Fig. 6 shows how the principle of the invention may be applied to a spark catcher type or" exhaust silencer. The device cal casing 55 having a top header i with a suitable outlet connection $1 and a bottom header |58 with an eccentrically disposed inlet connection |69. An intermediate header |10 having a centrally disposed opening |11 therein supports an upwardly extending centrally disposed tubular conduit |12. Said conduit i12 extends to a point in adjacency to the header |55 leaving a slot-like opening E13 which gives access to the reflexed acoustic sidebranch i 'it oi acoustic length L. Depending rom the interior transverse header |13 is a cynder |15 at the lower end oi which and mounted exterior thereof is a spinner' assembly |15, the outside or" which supports a short cylindrical member l'i! extending down a short distance below said spinner assembly. A refleXed conical sidebranch l extends from the bottom of the cylinder E11 to the bottom header |58, the latter in this case forming the releXing point. The acoustic length of the sidebranch |18 is generally made equal to that of sidebranch |14. The operation of the device is as follows. The exhaust gas bearing objectionable sound waves enters the device through the bottom inlet |59, passes upward around the outside of the conical sidebranch 515, is deflected downward by the transverse partition. |19 through the spinner assembly thence passes upward through the enlarged channel 219 formed by the cylinder |15, thence through the opening i1! into the channel |89 formed by the tubular conduit |12 and so on out through the outlet opening |81. The sound waves suffer attenuation due to the reflexted conical sidebranch E18 and the reflexe'd cylindrical sidebranch |14 which, it will be seen, are spaced apart along the main conducting channel. The entrained dirt, sparks, etc. are thrown out oi the gas stream by being downwardly directed by the spinner assembly l1@ into the sidebranch |19` from whence they may be removed through a suitable handhole Uli.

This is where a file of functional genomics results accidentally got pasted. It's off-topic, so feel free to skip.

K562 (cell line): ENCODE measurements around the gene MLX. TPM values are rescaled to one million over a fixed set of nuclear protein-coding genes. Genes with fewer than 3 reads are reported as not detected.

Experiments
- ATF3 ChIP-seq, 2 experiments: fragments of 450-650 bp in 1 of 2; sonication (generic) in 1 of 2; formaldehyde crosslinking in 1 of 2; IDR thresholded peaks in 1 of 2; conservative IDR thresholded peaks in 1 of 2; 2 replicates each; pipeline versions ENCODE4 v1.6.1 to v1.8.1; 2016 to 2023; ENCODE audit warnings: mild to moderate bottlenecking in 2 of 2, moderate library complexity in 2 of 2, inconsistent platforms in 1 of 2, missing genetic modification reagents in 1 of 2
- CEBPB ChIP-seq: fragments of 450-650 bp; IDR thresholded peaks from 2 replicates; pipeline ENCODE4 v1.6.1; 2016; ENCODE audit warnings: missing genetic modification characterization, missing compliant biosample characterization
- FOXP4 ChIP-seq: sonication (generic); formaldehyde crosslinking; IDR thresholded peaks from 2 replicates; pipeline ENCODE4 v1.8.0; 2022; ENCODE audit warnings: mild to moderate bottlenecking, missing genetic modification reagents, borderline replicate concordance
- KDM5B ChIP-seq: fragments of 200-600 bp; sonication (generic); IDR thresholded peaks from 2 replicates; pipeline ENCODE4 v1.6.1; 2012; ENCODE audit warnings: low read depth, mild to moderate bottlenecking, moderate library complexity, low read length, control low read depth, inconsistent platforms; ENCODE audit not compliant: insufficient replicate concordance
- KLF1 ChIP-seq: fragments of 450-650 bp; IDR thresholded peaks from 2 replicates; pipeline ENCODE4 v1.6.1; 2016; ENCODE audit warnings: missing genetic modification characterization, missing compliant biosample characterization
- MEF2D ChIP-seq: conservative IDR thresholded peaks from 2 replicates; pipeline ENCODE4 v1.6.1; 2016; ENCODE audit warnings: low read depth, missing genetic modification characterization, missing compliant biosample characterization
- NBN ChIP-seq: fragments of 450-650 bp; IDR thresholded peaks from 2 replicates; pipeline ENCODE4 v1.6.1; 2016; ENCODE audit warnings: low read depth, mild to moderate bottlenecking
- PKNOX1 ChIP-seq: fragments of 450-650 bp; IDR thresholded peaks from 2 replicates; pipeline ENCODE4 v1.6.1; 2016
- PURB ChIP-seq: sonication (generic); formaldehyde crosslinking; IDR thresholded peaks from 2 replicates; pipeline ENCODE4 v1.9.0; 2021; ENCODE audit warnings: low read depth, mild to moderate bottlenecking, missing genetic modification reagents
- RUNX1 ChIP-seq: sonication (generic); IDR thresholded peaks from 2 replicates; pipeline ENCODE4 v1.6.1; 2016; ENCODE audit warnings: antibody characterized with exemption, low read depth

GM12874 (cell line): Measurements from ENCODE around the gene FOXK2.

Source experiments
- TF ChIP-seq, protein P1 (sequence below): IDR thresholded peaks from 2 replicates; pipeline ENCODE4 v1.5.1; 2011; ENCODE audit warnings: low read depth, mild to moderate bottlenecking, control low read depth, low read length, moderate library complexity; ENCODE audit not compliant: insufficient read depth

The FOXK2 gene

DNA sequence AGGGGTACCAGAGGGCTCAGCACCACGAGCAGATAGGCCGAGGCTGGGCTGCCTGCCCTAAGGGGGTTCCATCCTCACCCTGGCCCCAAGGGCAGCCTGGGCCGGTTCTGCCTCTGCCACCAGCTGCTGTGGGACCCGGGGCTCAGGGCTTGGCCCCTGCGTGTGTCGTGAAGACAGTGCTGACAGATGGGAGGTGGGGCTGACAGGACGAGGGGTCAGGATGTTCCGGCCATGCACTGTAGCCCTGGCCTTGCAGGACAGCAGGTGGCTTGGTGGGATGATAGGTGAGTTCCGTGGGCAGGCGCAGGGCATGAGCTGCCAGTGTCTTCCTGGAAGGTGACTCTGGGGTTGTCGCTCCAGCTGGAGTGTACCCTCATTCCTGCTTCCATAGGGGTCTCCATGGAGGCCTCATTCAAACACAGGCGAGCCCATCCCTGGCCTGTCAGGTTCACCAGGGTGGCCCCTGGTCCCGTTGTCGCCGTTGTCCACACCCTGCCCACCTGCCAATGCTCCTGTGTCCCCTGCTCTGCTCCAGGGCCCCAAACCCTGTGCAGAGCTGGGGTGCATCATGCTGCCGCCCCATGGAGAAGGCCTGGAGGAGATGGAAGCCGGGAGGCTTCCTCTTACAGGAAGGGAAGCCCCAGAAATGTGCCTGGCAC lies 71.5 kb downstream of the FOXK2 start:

Fig. 7 shows a further modification of the invention employing threeI refiexed sidebranches. This embodiment is particularly useful in cases Where the length is of importance. Attenuation comprises a cylindriis providedfor three sets of integrally'related sound frequencies and no sound frequency can pass through the device Vwithout suiering substantial attenuation. It comprises a casing |85 having end' headers |85, |87, and suitable inlet and outlet connections. Aixed to the header |85 is an interiorly disposed cylinder |88 which extends to a point in adjacency with Ythe header |81. Nested within the cylinder |88 and aixed to the header |81 is a cylinder |89, extending therefrom to a point in adjacency to the header |85. There is formed thereby the reexed cylindrical sidebranch |9 of acoustic length 2L acoustically coupled tothe main sound conducting channel ESI through the slot-like opening |92. Coaxially mounted within thisstructure is a unit similar to that shownV in Fig. 5 comprising'the reilexed cylindrical sidebranch H33 and the reflexed Vconical sidebranch ld. Each of these two sidebranches has an acoustic length L. Attenuation maxima occur at values of f WC Y equal to .25, .50, .'75, 1.0 etc. iThe main conducting channel |69 is largely annularrin form and has aco'ustically coupled to it the three reflexedY sidebranches as shown.